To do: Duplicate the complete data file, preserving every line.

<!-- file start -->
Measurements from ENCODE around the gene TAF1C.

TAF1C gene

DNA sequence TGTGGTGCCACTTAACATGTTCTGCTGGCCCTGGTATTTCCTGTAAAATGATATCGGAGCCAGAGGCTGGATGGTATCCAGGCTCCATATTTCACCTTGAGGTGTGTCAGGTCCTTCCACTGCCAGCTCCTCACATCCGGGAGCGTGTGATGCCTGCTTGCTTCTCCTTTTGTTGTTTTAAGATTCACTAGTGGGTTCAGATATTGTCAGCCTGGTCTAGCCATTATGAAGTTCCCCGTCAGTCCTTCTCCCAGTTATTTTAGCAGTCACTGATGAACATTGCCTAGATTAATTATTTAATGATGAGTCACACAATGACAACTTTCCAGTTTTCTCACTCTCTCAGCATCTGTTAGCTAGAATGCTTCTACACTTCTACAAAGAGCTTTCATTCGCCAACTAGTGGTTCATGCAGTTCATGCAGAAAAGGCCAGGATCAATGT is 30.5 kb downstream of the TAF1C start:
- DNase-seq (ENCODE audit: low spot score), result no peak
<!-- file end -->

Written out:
Measurements from ENCODE around the gene TAF1C.

TAF1C gene

DNA sequence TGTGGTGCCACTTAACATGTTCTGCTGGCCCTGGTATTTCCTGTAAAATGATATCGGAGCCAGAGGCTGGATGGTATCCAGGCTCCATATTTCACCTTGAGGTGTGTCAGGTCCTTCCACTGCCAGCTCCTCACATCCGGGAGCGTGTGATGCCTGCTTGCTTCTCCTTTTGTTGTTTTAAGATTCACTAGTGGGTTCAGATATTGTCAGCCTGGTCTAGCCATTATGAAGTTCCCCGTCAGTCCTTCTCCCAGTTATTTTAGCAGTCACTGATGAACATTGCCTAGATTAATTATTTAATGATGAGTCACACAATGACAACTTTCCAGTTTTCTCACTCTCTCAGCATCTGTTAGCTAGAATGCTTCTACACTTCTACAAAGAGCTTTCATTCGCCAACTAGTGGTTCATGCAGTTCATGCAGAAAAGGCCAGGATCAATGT is 30.5 kb downstream of the TAF1C start:
- DNase-seq (ENCODE audit: low spot score), result no peak